What’s REALLY in trendy CBD oil? Mother discovers product she bought to tackle anxiety contains four times the legal limit of THC – while other varieties have no cannabidiol
- Natalie from Wakefield has battled anxiety for years and now has a son, three
- Medication hasn’t worked for her so she was interested by CBD oil
- She decided against it after finding out a bottle she bought had 4mg of THC in it
- But experts on BBC documentary said the product was still safe to consume
High street shelves are groaning with CBD-infused products, promising to do everything from help you sleep at night to easing anxiety, but are they really worth your money?
The component of CBD oil is cannabidiol, which is derived from cannabis, but because it doesn’t contain THC it’s not psychoactive, meaning it does not create a ‘high’ when taken.
However, an investigation by the BBC has revealed that varieties available online and on the high street can contain up to four times the legal limit of THC, while others have no CBD at all.
Researchers put CBD oil to the test at the request of mother-of-one Natalie, from Wakefield, who bought a bottle – from an unnamed brand – online, in the hope of easing her anxiety.
But, she was nervous about taking it without knowing what was really in it, or how it would interact with her anti-depressants, and was alarmed when researchers found the product she’d bought contained four times the legal limit of THC.
As part of their report, the BBC also tested 12 other bottles from different companies and found that nine were found to contain THC, with two being over the legal limit, while one was found not to contain any CBD at all.
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Natalie, from Wakefield, has been prescribed anti-depressants to help with her mental health, and told the BBC she bought a bottle of CBD oil over two months but hasn’t used it yet
UK law restricts THC in cannabis products to 1mg or less, regardless of container size.
As part of the BBC report, Natalie met with a hemp farmer and a scientist, in a bid to better understand CBD oil’s side effects, and found out the complexities around the oil and its production.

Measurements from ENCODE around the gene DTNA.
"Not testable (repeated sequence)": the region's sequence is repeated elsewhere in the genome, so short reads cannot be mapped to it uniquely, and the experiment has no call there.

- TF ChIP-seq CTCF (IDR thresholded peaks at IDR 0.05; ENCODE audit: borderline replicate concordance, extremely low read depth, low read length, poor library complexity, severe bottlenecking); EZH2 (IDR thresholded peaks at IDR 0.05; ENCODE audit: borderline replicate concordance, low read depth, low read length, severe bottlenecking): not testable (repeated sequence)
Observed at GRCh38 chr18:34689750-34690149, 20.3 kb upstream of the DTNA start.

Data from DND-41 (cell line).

‘I’ve had anxiety for some time, but I’m a mum to a three-year-old little boy now so it’s something I’d like to see the back of,’ she said.
THE DIFFERENCES BETWEEN THC AND CBD
Tetrahydrocannabinol (THC) and cannabidiol (CBD) are both derived from the cannabis plant.
Together, they are part of the cannabinoid group of compounds found in hashish, hash oil, and most strains of marijuana.
THC is the psychoactive compound responsible for the euphoric, ‘high’ feeling often associated with marijuana.
THC interacts with CB1 receptors in the central nervous system and brain and creates the sensations of euphoria and anxiety.
CBD does not fit these receptors well, and actually decreases the effects of THC, and is not psychoactive.
CBD is thought to help reduce anxiety and inflammation.
Natalie said that her prescription drugs were not ‘pulling me through’, but ‘conflicting advice’ about using CBD oils and other products made from cannabis made her hesitate.
‘You get to a point where you’d try anything, especially when it’s being advertised as something more natural’, she said of the oils which can have a relaxing effect.
Natalie then went to East Yorkshire Hemp near Hull to meet with a farmer to ask him questions about cannabis, finding out that – due to restrictive UK laws – CBD oil sold in the UK is produced abroad because farmers here aren’t allowed to harvest the leaf and flower parts of the cannabis plant.
She said: ‘Before my research into CBD oil I presumed it was all made in the UK. From what I’ve read, nowhere states differently.
‘Having learnt today that local home-grown farmers can’t even use the bits that make the CBD, it throws you into a bit of doubt and confusion once again.’
Natalie then went to meet a scientist in the Institute of Psychiatry, Psychology & Neuroscience of King’s College London who is an expert on the subject.
Natalie met with a hemp farmer (pictured), a scientist and tested the product at a laboratory in a bid to understand its effects better – before discovering her bottle contained over the legal limit